Looking at the docs, we’re then instructed to add Firebase to our web app. Didn’t we just do that? Yes, actually, we did. In this case we’re told to add two scripts and two imports instead of just one. The good news for us is that our npm command installed the contents of both of these scripts and a whole lot more. And our import statement used the wildcard * to import every Firestore package. This isn’t necessarily ideal for the size of our bundle, but for testing purposes it makes our lives easier.

As we continue to read, we see that we’ve already written initializeApp, but we haven’t declared a variable using firebase.firestore(). Let’s do that next:

I once again had to use firebase.default, but the function still worked. As you might imagine, a lot is being abstracted in this one line. The firestore function creates a database-like object with a ton of built-in methods that give us tremendous customization power. To start, we’ll look to do what we’d normally do with a database: write a schema and add some data!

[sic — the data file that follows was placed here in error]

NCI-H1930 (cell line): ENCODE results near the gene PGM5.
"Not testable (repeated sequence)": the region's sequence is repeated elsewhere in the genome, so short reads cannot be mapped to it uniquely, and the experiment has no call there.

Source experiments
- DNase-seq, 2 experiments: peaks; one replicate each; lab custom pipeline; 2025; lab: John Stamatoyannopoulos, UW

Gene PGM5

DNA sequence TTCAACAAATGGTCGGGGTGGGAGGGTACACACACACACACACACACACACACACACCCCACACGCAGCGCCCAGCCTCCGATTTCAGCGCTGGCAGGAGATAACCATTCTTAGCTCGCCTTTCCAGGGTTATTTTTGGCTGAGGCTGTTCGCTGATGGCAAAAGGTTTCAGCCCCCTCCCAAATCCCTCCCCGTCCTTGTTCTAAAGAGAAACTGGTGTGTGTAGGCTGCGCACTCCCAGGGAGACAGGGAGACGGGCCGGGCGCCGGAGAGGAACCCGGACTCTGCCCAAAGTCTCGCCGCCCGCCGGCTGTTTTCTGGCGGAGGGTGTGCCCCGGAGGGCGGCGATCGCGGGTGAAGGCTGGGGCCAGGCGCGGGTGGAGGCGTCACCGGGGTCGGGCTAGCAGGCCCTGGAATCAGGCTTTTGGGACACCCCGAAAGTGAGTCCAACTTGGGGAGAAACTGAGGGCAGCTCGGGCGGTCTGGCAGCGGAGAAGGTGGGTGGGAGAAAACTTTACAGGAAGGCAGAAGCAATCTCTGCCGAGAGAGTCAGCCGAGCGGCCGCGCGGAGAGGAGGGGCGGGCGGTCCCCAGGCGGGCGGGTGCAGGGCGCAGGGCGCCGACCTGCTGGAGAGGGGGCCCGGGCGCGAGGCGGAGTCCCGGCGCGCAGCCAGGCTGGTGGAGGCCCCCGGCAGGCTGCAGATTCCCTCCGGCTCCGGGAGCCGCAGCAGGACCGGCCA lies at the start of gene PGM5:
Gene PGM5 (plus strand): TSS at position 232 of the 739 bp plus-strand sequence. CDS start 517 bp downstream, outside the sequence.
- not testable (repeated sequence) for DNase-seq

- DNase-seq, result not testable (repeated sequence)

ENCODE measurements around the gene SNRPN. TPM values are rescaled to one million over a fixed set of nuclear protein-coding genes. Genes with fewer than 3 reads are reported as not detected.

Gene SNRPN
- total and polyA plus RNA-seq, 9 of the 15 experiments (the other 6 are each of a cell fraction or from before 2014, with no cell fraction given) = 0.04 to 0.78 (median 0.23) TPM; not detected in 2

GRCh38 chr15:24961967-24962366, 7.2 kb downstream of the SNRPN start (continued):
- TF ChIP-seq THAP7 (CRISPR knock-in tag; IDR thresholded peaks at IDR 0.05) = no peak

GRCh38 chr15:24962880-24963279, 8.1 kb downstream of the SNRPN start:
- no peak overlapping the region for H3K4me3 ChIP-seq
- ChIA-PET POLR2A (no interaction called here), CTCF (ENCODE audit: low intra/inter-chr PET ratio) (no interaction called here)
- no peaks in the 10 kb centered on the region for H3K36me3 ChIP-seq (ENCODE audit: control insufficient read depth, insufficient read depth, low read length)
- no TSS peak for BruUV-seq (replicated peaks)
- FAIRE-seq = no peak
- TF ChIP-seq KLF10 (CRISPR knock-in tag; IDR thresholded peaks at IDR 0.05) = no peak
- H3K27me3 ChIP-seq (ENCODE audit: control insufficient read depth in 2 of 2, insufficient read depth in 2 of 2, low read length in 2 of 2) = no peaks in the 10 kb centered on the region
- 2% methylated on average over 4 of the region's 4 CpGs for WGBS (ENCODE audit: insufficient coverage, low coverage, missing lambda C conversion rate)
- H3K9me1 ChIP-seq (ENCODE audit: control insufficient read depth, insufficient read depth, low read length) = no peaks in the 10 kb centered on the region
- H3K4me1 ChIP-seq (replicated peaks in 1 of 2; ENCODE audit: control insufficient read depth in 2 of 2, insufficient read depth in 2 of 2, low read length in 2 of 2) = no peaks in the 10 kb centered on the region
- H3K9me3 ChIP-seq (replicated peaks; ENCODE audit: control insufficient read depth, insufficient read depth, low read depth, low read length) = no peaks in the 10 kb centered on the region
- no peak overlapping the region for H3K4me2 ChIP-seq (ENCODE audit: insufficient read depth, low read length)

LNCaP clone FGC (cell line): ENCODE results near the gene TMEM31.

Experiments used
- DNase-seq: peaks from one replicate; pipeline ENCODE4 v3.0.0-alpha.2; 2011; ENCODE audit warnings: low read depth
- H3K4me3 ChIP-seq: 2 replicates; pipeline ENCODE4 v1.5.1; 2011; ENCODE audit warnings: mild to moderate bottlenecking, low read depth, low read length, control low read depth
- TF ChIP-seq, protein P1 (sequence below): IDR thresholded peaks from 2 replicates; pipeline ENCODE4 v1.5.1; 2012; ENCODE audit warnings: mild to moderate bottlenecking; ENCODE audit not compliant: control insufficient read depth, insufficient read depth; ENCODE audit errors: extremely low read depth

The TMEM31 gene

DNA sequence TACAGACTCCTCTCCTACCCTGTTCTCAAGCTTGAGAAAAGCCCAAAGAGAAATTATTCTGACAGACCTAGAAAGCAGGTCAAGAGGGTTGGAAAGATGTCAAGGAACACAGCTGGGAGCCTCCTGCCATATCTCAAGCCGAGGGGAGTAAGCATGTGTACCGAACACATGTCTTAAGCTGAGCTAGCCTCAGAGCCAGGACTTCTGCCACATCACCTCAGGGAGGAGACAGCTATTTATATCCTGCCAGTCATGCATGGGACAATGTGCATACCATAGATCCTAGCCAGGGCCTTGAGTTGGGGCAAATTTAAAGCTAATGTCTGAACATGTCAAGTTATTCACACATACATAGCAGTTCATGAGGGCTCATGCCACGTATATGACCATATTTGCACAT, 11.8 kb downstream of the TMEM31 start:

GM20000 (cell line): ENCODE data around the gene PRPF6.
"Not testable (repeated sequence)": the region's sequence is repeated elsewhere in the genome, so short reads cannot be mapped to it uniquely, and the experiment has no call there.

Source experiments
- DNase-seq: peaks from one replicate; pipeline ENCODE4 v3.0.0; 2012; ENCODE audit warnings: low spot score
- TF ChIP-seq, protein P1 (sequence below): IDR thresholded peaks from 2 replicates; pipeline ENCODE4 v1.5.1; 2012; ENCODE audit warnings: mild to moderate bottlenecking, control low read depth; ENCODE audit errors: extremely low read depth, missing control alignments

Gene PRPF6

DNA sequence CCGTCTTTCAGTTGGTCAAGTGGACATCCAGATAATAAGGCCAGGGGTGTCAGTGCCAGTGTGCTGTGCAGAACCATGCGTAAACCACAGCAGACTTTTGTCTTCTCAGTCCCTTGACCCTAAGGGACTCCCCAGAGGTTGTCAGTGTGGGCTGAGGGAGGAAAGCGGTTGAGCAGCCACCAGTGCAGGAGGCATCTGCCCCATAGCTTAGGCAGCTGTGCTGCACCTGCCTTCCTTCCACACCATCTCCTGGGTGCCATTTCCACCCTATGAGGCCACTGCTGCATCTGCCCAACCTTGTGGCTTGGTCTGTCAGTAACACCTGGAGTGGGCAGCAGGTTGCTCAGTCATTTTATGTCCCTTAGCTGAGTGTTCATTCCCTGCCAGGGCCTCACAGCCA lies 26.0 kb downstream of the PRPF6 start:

There’s a bunch of code here, so let’s break it down. Our db object contains a collections function, which takes a string argument. A Firebase collection is akin to a table in a traditional database. The argument we provide is the name of our collection, which we will use to reference it later.

The collections function has another function, add, chained to it, which is used to add a document to our collection. A document is like a table row, so we add a lego set to our table.

But wait — you might be asking — didn’t you say we were going to write a schema and then add data? We did! Firestore makes this intuitive by simultaneously creating the collection and adding the document at the same time. If we give the collections function an argument that we haven’t used before, it will create a new collection. A schema isn’t necessary, as documents don’t necessarily have to all share the same properties, unlike rows in a traditional SQL table.